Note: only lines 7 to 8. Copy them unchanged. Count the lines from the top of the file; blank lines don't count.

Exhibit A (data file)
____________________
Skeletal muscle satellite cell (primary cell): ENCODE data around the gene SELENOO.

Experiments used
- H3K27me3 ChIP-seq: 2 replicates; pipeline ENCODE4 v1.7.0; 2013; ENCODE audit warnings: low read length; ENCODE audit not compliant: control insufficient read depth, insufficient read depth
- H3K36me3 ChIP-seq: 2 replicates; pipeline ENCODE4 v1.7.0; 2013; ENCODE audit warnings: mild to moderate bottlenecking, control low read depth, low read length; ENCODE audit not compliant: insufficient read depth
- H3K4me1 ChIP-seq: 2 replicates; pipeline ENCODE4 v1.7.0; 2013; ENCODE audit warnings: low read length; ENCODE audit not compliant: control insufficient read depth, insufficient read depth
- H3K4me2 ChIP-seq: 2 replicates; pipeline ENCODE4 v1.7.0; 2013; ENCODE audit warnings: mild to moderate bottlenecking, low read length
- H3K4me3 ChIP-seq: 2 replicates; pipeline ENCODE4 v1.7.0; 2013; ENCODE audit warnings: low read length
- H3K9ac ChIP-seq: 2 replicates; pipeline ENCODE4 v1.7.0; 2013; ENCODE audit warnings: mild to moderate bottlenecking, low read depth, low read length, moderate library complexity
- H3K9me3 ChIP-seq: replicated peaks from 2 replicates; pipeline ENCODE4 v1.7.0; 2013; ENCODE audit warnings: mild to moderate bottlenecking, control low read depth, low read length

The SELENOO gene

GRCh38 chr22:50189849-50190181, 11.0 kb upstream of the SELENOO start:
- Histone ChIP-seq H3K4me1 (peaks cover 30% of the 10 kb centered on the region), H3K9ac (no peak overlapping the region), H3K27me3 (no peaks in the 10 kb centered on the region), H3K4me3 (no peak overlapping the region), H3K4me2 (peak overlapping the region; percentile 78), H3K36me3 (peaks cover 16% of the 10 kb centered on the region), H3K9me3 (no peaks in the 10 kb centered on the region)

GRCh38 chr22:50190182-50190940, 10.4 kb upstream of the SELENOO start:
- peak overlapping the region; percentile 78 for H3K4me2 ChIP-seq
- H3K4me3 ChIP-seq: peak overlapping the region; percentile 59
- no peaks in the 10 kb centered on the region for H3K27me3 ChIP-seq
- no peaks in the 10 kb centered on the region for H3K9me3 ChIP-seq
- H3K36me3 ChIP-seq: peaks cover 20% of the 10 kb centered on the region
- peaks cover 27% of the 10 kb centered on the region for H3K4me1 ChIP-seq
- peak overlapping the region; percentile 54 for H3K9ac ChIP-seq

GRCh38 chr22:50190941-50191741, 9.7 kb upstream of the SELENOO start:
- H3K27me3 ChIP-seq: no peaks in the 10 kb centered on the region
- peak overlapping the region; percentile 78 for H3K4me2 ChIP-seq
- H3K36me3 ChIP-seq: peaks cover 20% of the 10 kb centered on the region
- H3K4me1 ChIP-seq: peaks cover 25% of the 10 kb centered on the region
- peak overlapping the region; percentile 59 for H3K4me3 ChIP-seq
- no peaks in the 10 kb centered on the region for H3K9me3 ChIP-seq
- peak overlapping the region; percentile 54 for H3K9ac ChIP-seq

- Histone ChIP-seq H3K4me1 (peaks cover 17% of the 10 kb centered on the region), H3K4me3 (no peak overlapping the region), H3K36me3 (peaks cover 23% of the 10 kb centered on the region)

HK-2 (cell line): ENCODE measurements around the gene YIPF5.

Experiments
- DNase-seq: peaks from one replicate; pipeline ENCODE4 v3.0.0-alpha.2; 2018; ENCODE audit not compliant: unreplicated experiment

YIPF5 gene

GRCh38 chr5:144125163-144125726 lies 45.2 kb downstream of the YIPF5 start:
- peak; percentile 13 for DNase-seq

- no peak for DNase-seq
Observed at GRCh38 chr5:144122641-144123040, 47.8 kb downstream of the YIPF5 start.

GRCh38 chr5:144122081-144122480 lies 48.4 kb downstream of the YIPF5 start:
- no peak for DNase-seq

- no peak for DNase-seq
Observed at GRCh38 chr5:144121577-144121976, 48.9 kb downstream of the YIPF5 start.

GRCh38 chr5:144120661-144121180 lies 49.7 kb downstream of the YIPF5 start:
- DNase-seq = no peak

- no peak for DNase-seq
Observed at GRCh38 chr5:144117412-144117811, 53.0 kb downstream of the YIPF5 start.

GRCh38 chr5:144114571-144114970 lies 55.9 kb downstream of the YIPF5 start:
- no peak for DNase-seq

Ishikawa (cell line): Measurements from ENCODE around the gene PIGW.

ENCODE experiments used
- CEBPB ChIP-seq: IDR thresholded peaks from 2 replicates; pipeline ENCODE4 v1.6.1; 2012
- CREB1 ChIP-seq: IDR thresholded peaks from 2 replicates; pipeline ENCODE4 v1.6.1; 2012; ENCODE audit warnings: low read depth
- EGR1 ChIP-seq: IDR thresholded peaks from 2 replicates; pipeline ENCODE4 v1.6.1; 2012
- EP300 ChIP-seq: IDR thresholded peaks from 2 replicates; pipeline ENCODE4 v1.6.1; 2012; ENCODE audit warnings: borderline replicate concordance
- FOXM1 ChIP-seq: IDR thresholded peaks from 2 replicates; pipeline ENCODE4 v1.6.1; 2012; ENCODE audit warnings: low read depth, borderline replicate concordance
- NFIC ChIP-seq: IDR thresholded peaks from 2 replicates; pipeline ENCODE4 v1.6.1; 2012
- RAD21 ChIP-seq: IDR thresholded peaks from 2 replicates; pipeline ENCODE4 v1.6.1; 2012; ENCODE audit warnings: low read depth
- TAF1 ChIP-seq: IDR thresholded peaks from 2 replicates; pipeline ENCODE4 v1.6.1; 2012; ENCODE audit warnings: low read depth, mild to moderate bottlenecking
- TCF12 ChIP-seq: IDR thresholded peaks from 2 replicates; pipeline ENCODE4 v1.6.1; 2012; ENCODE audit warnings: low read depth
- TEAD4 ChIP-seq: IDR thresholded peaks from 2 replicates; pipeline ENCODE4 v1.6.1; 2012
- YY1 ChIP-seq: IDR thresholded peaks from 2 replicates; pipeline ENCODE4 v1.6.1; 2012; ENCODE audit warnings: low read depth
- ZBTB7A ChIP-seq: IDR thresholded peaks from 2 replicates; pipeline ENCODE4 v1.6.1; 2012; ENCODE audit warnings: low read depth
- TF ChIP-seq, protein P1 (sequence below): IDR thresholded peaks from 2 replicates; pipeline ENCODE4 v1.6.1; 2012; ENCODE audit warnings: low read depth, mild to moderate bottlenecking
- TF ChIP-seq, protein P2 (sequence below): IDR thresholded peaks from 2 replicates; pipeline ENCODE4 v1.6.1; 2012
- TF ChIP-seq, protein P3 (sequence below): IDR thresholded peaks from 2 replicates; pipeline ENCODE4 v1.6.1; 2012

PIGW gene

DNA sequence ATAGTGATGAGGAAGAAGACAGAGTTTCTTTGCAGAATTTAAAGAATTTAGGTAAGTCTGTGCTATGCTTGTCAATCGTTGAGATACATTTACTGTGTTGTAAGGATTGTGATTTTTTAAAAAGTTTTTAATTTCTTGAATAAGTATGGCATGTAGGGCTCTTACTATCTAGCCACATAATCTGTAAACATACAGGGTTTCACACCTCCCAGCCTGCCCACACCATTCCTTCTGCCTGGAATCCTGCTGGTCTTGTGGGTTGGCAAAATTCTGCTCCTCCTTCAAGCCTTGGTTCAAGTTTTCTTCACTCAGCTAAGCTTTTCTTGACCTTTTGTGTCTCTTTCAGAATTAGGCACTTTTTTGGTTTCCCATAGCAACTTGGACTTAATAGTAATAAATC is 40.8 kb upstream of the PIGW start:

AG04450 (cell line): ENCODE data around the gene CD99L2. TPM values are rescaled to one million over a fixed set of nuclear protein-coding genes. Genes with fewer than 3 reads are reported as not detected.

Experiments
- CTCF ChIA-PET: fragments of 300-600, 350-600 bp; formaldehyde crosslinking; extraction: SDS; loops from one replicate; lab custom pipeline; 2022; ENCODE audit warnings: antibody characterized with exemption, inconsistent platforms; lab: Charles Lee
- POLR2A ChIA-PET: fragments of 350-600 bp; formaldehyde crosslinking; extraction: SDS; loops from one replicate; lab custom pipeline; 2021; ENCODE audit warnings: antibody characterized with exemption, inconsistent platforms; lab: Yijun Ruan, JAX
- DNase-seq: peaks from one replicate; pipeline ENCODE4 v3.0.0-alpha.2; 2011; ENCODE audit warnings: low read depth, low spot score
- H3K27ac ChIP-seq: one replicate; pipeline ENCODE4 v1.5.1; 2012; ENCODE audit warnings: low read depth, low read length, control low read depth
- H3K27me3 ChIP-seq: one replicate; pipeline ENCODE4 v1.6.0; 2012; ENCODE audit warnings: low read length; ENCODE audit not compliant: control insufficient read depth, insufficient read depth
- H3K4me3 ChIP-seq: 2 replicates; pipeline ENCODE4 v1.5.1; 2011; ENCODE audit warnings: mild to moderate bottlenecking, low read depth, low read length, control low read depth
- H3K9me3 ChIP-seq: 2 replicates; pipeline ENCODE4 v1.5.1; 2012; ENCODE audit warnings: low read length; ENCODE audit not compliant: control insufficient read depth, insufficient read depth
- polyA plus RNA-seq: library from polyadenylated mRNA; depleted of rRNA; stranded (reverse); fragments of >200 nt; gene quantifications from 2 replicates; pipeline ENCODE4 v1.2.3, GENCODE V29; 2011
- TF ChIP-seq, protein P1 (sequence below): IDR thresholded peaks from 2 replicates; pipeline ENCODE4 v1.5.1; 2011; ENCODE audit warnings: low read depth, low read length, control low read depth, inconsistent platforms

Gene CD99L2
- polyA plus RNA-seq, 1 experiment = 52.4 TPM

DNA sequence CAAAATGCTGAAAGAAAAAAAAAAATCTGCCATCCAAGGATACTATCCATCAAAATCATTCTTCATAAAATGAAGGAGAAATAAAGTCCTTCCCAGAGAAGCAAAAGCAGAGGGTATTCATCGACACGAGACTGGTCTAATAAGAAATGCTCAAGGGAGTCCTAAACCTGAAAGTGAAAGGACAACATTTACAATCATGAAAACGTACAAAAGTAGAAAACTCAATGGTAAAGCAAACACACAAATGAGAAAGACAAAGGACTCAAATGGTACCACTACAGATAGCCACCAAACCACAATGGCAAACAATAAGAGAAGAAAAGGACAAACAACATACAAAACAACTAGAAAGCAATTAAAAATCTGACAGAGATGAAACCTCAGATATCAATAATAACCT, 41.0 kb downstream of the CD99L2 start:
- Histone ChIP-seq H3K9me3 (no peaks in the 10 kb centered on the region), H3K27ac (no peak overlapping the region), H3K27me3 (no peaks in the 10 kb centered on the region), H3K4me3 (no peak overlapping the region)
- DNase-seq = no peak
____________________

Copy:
- H3K4me3 ChIP-seq: 2 replicates; pipeline ENCODE4 v1.7.0; 2013; ENCODE audit warnings: low read length
- H3K9ac ChIP-seq: 2 replicates; pipeline ENCODE4 v1.7.0; 2013; ENCODE audit warnings: mild to moderate bottlenecking, low read depth, low read length, moderate library complexity